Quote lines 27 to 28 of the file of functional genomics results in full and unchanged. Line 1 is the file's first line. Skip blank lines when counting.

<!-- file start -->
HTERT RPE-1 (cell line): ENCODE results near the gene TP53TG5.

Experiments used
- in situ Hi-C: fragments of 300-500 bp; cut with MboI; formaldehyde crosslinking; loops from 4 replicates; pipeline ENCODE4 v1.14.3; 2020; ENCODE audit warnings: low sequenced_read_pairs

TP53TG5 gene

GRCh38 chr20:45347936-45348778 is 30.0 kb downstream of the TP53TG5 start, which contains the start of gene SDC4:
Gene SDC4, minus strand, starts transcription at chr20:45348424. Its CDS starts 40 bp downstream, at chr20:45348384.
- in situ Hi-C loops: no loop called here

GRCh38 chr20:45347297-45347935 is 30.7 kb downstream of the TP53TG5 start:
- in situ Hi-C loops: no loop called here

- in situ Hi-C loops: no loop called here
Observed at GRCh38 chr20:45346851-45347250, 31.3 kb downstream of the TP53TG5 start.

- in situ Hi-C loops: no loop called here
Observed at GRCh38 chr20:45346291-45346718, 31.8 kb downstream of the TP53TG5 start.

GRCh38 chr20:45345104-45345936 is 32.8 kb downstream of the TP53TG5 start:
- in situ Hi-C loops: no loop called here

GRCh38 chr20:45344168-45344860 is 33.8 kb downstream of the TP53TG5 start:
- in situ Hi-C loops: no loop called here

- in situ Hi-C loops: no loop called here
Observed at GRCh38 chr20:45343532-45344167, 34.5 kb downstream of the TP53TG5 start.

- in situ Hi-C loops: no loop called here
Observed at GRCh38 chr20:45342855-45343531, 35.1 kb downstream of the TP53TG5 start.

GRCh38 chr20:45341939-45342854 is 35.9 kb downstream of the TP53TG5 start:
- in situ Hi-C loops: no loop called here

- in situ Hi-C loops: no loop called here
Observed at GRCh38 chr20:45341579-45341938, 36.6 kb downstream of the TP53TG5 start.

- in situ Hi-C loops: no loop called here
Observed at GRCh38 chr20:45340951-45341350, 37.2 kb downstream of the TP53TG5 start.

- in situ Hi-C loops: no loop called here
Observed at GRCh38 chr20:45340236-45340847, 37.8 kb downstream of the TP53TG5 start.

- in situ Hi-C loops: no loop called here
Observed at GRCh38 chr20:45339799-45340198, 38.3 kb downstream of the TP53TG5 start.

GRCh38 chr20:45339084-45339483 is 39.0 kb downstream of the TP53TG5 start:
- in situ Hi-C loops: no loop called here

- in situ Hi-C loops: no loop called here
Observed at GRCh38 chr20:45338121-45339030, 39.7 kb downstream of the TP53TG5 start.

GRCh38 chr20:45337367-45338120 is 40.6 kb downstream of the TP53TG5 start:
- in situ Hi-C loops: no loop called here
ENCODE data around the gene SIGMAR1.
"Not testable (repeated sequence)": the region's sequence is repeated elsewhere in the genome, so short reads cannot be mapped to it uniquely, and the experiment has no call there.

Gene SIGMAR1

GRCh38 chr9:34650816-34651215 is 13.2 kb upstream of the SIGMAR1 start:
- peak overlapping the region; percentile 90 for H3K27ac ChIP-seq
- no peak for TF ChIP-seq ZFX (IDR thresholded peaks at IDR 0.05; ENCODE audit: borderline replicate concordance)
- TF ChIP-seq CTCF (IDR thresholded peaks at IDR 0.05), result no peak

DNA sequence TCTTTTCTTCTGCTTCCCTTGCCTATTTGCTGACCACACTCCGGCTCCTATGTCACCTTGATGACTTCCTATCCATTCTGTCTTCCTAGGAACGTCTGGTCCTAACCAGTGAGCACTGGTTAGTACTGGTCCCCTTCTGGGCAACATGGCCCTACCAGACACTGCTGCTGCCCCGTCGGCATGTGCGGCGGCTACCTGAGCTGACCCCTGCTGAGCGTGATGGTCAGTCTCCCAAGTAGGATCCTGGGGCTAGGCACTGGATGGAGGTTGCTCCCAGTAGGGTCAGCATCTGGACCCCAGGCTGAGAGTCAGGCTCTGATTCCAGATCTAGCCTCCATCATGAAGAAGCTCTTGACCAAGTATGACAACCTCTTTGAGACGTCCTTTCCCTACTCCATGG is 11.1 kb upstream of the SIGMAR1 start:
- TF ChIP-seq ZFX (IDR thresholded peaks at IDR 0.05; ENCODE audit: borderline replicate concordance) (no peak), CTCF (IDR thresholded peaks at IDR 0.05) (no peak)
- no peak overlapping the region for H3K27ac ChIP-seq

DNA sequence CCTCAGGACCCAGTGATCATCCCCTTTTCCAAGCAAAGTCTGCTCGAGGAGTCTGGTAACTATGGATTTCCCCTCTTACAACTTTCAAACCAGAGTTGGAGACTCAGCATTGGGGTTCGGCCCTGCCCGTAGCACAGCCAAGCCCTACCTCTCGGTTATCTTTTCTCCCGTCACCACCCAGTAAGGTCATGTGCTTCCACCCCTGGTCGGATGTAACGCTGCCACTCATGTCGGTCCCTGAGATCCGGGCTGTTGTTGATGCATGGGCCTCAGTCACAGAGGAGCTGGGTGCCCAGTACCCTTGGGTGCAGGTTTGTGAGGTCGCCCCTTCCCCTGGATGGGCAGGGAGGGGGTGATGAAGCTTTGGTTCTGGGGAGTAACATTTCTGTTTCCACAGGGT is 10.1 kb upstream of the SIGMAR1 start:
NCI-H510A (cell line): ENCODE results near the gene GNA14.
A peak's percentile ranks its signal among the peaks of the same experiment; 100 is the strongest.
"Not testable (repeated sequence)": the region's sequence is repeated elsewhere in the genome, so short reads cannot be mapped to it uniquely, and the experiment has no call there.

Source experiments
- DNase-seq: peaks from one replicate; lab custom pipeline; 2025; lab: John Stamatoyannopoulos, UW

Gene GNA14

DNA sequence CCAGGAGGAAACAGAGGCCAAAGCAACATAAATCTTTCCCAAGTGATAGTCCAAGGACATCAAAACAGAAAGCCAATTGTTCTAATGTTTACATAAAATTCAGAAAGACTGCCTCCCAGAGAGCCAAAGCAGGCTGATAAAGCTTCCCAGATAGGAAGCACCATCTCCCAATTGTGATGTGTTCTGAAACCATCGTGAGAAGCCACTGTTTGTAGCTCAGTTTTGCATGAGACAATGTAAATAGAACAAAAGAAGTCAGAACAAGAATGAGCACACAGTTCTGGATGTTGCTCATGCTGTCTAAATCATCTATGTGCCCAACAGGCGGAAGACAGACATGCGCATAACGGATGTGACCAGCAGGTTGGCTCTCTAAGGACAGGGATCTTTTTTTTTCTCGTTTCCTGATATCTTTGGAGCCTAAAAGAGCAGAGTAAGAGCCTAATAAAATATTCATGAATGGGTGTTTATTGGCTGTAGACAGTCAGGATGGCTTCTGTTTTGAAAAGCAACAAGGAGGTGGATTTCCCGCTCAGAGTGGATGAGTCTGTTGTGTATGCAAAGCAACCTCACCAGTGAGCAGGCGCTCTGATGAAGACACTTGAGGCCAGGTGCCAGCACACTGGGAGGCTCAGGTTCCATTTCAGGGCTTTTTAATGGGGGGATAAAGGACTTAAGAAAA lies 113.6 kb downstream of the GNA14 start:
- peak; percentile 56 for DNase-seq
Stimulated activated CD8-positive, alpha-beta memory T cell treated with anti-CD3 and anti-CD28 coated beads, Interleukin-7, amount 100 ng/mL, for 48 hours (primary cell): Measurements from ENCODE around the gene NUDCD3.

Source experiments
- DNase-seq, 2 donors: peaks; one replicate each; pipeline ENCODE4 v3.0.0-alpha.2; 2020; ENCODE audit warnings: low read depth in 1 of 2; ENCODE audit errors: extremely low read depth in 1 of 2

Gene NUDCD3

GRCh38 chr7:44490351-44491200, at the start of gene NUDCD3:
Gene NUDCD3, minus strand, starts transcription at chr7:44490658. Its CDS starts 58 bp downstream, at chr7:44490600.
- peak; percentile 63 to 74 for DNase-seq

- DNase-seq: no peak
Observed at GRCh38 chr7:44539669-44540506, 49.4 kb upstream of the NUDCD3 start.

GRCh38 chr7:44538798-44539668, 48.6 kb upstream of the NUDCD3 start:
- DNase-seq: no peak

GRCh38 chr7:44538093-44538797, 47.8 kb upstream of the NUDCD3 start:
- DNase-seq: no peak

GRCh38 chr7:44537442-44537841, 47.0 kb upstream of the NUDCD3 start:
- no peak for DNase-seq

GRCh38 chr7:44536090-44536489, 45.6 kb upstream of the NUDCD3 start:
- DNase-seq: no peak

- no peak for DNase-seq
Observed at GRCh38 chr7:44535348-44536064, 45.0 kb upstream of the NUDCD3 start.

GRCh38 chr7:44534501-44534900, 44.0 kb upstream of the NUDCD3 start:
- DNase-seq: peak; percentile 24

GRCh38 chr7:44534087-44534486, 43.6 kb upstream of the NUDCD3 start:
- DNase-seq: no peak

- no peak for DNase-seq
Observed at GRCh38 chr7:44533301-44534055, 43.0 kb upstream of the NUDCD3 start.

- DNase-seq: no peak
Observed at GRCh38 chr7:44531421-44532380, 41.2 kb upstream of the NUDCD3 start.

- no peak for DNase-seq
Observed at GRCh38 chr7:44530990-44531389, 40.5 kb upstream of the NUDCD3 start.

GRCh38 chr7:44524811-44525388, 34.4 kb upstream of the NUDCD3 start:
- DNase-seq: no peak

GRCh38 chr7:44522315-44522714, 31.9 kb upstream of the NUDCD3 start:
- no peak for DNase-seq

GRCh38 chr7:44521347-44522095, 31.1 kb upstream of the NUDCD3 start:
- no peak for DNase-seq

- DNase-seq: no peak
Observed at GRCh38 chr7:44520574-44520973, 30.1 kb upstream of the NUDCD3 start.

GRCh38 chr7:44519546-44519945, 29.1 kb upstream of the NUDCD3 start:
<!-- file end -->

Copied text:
Observed at GRCh38 chr20:45340951-45341350, 37.2 kb downstream of the TP53TG5 start.

- in situ Hi-C loops: no loop called here